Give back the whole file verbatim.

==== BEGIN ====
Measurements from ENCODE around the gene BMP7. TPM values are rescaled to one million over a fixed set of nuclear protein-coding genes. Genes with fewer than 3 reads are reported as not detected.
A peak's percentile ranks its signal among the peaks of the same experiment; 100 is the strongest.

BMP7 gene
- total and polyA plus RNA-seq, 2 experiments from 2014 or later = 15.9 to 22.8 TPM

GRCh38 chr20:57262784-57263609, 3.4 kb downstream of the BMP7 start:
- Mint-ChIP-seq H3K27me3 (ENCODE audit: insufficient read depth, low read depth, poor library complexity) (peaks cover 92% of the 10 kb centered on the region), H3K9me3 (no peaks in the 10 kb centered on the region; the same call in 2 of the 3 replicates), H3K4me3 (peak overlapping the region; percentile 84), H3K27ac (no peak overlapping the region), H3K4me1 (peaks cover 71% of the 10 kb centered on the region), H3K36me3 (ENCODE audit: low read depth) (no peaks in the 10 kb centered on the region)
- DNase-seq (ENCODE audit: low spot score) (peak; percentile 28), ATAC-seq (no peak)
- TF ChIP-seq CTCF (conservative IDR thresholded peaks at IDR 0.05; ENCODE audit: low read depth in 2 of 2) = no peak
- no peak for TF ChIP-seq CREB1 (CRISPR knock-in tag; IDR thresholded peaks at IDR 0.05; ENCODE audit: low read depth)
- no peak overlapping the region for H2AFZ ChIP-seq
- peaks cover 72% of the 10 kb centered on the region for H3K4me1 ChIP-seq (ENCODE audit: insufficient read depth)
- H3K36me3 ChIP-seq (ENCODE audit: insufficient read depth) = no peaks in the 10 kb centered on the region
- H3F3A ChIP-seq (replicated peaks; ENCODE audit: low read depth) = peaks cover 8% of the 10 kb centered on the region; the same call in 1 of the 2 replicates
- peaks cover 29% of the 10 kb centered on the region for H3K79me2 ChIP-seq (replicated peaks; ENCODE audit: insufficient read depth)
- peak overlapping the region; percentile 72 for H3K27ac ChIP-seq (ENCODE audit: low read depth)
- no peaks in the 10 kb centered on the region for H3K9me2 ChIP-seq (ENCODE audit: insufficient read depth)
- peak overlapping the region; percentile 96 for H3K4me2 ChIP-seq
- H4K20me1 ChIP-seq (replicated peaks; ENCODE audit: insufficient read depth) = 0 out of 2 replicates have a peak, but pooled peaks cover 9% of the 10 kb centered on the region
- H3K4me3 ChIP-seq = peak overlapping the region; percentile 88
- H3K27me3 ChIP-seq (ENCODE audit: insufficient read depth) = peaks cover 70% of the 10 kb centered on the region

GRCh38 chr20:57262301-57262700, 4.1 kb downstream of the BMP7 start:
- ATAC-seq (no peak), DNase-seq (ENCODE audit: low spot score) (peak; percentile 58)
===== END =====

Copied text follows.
Measurements from ENCODE around the gene BMP7. TPM values are rescaled to one million over a fixed set of nuclear protein-coding genes. Genes with fewer than 3 reads are reported as not detected.
A peak's percentile ranks its signal among the peaks of the same experiment; 100 is the strongest.

BMP7 gene
- total and polyA plus RNA-seq, 2 experiments from 2014 or later = 15.9 to 22.8 TPM

GRCh38 chr20:57262784-57263609, 3.4 kb downstream of the BMP7 start:
- Mint-ChIP-seq H3K27me3 (ENCODE audit: insufficient read depth, low read depth, poor library complexity) (peaks cover 92% of the 10 kb centered on the region), H3K9me3 (no peaks in the 10 kb centered on the region; the same call in 2 of the 3 replicates), H3K4me3 (peak overlapping the region; percentile 84), H3K27ac (no peak overlapping the region), H3K4me1 (peaks cover 71% of the 10 kb centered on the region), H3K36me3 (ENCODE audit: low read depth) (no peaks in the 10 kb centered on the region)
- DNase-seq (ENCODE audit: low spot score) (peak; percentile 28), ATAC-seq (no peak)
- TF ChIP-seq CTCF (conservative IDR thresholded peaks at IDR 0.05; ENCODE audit: low read depth in 2 of 2) = no peak
- no peak for TF ChIP-seq CREB1 (CRISPR knock-in tag; IDR thresholded peaks at IDR 0.05; ENCODE audit: low read depth)
- no peak overlapping the region for H2AFZ ChIP-seq
- peaks cover 72% of the 10 kb centered on the region for H3K4me1 ChIP-seq (ENCODE audit: insufficient read depth)
- H3K36me3 ChIP-seq (ENCODE audit: insufficient read depth) = no peaks in the 10 kb centered on the region
- H3F3A ChIP-seq (replicated peaks; ENCODE audit: low read depth) = peaks cover 8% of the 10 kb centered on the region; the same call in 1 of the 2 replicates
- peaks cover 29% of the 10 kb centered on the region for H3K79me2 ChIP-seq (replicated peaks; ENCODE audit: insufficient read depth)
- peak overlapping the region; percentile 72 for H3K27ac ChIP-seq (ENCODE audit: low read depth)
- no peaks in the 10 kb centered on the region for H3K9me2 ChIP-seq (ENCODE audit: insufficient read depth)
- peak overlapping the region; percentile 96 for H3K4me2 ChIP-seq
- H4K20me1 ChIP-seq (replicated peaks; ENCODE audit: insufficient read depth) = 0 out of 2 replicates have a peak, but pooled peaks cover 9% of the 10 kb centered on the region
- H3K4me3 ChIP-seq = peak overlapping the region; percentile 88
- H3K27me3 ChIP-seq (ENCODE audit: insufficient read depth) = peaks cover 70% of the 10 kb centered on the region

GRCh38 chr20:57262301-57262700, 4.1 kb downstream of the BMP7 start:
- ATAC-seq (no peak), DNase-seq (ENCODE audit: low spot score) (peak; percentile 58)